All the drivers and navigators are also likely to face exhaustion and pain related to their amputation sites over the course of the rally. Limbs removed surgically, in the treatment of cancer for example, tend to have very clean stumps, but limbs lost in combat are often irregular and can still have shrapnel embedded in them. Socket technology is advancing and organisations like Help For Heroes and British Limbless Ex Service Men's Association are working on thearapies, while researchers at MIT are working on biomechatronic limb sockets, but this will still be a major area of concern for the team.

"Their sockets are made of carbon-fibre material and shock-loading on those can result in cracking and discomfort. There's also the risk of fungal infection to worry about, so the guys need to be meticulous about caring for their stumps" Colclough says.

The Dakar Rally is an expensive undertaking and Race2Recovery would not have got this far if it hadn't been for technical and logistical support from Land Rover, donations from the public and sponsorship from Google (among others) and The Royal Foundation Endeavour Fund, the charity created by The Duke and Duchess of Cambridge and Prince Harry. It was only last month that the team confirmed they had enough funding to go ahead. "We hope to raise as much as £1m for Help For Heroes and Tedworth House," Harris says.

As well as raising money for Tedworth House, one of the five recovery centres set up in partnership between the Ministry of Defence, Help for Heroes and The Royal British Legion, the team are working to rebuild themselves for the future in line with its tagline "beyond injury, achieving the extraordinary".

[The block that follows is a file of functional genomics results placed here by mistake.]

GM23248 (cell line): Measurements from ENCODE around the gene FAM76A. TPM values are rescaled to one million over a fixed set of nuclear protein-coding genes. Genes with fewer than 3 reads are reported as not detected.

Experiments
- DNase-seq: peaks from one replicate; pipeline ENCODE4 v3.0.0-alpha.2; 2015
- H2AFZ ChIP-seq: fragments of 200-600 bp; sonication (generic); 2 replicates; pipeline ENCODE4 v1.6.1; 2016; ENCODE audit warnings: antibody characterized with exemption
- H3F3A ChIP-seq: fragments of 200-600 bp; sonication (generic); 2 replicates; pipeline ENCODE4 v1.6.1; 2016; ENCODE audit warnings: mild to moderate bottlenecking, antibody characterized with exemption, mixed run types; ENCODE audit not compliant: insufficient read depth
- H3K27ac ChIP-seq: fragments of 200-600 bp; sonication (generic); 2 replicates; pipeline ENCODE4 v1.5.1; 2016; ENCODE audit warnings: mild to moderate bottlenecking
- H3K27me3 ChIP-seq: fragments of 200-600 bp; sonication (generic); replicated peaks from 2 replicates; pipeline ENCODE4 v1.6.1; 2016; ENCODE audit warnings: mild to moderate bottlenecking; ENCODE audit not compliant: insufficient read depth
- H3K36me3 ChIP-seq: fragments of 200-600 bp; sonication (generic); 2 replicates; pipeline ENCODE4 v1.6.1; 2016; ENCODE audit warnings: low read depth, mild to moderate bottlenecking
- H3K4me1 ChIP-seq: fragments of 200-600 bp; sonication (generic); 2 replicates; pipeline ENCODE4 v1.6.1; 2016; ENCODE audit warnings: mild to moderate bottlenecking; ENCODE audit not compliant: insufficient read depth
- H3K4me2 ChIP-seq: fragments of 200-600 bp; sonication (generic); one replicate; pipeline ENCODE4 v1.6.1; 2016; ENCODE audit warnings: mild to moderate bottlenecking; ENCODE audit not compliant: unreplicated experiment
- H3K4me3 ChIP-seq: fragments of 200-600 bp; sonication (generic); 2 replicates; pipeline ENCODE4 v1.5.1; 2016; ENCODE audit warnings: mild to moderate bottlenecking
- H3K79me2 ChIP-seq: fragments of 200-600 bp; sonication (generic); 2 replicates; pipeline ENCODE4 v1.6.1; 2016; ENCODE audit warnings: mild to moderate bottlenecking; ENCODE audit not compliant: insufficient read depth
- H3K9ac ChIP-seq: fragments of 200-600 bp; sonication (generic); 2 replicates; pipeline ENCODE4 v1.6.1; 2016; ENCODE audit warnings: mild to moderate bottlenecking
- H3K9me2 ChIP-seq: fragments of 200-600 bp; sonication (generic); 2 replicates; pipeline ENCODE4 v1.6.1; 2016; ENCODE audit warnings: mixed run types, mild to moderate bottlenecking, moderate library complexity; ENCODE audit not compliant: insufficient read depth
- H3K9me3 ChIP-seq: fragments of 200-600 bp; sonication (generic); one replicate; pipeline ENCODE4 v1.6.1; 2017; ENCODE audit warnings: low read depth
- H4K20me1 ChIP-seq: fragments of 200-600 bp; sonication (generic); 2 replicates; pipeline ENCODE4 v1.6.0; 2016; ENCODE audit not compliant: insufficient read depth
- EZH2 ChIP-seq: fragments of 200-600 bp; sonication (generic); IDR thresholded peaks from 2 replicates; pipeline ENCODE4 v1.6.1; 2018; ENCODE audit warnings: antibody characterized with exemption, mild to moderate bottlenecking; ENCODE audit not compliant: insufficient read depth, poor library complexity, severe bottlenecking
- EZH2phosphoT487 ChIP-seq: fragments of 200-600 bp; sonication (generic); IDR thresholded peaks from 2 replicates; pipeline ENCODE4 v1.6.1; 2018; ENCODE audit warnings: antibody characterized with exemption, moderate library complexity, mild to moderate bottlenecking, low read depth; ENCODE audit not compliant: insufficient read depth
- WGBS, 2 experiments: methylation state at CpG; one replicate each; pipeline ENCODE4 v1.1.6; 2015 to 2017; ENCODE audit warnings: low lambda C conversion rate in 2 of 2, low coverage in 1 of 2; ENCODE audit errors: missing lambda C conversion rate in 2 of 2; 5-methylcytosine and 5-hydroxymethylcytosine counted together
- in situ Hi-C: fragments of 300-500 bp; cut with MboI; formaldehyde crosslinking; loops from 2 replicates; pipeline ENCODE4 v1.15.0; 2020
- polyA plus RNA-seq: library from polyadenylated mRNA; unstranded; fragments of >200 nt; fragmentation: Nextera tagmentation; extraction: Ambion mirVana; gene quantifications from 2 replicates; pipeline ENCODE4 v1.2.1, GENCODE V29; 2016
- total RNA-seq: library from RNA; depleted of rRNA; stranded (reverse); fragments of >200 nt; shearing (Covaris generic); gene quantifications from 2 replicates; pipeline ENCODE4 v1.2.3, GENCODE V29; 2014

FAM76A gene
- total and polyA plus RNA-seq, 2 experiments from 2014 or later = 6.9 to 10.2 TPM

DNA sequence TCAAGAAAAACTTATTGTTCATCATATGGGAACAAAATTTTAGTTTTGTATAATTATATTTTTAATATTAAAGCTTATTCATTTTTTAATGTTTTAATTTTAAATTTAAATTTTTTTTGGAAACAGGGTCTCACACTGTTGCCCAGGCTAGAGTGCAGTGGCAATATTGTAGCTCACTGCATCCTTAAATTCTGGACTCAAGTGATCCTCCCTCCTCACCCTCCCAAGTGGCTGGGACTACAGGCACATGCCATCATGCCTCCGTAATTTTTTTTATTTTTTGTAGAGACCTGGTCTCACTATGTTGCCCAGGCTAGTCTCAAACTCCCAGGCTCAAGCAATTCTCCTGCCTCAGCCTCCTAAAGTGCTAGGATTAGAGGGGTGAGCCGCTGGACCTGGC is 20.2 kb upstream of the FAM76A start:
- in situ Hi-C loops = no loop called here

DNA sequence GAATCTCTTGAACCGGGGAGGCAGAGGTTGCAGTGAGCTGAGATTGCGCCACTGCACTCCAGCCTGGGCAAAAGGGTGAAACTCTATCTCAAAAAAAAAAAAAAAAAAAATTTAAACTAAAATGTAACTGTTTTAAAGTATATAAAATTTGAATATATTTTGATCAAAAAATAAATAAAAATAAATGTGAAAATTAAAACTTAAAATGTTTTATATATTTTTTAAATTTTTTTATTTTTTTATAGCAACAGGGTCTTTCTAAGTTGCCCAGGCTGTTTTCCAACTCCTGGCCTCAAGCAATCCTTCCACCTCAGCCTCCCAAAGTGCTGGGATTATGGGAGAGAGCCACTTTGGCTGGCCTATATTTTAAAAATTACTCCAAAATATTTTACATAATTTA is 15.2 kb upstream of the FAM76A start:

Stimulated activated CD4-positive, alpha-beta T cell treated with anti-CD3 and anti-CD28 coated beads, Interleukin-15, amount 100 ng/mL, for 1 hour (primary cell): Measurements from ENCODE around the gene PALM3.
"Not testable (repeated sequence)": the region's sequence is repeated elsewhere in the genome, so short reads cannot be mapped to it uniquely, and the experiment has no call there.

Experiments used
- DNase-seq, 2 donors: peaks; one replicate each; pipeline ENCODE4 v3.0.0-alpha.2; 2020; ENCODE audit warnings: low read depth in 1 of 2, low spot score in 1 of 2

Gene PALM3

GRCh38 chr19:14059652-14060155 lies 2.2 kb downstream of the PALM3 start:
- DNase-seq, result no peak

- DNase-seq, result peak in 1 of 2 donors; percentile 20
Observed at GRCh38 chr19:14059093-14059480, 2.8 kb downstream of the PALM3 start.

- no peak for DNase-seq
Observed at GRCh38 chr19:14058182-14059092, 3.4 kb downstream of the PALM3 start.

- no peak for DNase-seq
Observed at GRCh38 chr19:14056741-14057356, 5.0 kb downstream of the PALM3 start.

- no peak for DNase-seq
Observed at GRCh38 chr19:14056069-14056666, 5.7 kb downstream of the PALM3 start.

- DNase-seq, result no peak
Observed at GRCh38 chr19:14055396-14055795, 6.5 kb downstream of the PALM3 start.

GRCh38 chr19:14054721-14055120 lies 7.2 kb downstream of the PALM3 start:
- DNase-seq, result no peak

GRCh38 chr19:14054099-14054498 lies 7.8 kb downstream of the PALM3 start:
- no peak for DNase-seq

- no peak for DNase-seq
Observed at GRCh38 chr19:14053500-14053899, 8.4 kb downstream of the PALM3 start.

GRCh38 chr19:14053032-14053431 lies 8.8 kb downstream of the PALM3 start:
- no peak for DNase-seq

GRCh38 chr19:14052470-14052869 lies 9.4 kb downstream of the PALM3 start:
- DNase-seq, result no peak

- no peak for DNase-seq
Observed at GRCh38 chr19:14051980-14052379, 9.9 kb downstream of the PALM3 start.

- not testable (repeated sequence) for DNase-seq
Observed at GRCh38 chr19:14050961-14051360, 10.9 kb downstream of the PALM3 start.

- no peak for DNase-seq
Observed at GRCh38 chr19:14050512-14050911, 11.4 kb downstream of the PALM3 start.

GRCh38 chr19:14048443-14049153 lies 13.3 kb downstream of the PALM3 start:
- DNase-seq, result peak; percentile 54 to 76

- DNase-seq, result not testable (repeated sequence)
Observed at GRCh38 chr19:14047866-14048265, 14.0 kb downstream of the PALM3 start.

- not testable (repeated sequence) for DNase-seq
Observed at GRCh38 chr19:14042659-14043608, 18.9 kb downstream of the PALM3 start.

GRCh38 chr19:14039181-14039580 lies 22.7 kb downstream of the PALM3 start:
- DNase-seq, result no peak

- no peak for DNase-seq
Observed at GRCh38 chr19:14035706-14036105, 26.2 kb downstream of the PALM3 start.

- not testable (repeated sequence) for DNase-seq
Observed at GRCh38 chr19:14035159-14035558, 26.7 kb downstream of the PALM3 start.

Alone that's a fantastic story, but says Colclough, it's not the only amazing thing Race2Recovery could achieve. "All of the mechanical equipment, from their Land Rover engines to their sockets and prosthetic limbs, are going to be tested to the limit out there, so we're going to get excellent feedback for the development of future technology and sports rehabilitation."

Life and Style
A monstrous idea? Body transplants might no longer be science fiction
Science An Italian neurosurgeon believes so - and it's not quite as implausible as it sounds, says Steve Connor
Sport
Demba Ba (right) celebrates after Besiktas win on penalties